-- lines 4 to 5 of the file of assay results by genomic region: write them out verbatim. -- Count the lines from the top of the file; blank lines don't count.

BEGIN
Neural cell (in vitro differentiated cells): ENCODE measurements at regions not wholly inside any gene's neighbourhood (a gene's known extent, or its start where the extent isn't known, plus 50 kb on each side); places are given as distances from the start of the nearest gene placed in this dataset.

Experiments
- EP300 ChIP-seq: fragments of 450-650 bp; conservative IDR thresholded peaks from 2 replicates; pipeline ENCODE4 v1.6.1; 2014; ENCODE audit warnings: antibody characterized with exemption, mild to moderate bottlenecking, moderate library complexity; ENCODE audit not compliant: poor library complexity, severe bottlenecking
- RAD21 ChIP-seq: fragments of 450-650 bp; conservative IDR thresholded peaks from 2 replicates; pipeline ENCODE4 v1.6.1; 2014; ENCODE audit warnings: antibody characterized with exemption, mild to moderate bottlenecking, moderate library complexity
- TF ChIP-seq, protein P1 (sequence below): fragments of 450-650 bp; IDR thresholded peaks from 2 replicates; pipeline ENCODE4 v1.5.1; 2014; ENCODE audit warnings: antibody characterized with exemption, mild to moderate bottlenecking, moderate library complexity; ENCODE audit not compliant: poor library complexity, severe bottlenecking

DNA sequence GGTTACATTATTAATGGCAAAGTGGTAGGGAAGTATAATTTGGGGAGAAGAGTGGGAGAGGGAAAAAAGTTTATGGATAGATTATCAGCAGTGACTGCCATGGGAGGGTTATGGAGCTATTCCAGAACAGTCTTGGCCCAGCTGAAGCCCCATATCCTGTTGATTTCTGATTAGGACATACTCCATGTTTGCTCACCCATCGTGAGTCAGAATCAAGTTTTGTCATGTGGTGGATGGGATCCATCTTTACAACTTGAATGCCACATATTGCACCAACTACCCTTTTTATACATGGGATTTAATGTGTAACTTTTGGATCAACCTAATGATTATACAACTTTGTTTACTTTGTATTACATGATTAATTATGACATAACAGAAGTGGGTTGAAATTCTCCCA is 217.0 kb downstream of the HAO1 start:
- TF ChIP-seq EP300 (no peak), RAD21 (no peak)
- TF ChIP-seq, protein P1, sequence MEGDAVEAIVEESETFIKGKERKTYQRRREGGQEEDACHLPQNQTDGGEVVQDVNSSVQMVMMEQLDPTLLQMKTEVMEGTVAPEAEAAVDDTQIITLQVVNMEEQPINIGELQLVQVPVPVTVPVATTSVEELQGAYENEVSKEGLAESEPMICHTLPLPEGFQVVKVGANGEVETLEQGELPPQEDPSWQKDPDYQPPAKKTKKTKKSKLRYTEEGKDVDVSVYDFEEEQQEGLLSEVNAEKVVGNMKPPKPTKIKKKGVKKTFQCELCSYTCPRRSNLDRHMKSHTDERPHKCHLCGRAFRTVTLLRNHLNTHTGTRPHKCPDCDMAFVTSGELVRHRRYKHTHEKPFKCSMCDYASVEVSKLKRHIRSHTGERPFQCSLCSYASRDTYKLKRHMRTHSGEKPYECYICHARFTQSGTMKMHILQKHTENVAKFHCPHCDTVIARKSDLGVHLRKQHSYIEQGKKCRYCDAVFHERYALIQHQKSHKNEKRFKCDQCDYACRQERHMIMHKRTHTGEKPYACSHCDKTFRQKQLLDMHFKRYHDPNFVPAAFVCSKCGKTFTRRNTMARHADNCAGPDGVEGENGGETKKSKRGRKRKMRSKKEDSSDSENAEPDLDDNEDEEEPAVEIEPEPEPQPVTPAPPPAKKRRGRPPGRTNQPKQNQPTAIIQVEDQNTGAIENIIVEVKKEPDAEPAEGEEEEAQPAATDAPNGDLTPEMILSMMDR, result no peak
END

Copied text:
- RAD21 ChIP-seq: fragments of 450-650 bp; conservative IDR thresholded peaks from 2 replicates; pipeline ENCODE4 v1.6.1; 2014; ENCODE audit warnings: antibody characterized with exemption, mild to moderate bottlenecking, moderate library complexity
- TF ChIP-seq, protein P1 (sequence below): fragments of 450-650 bp; IDR thresholded peaks from 2 replicates; pipeline ENCODE4 v1.5.1; 2014; ENCODE audit warnings: antibody characterized with exemption, mild to moderate bottlenecking, moderate library complexity; ENCODE audit not compliant: poor library complexity, severe bottlenecking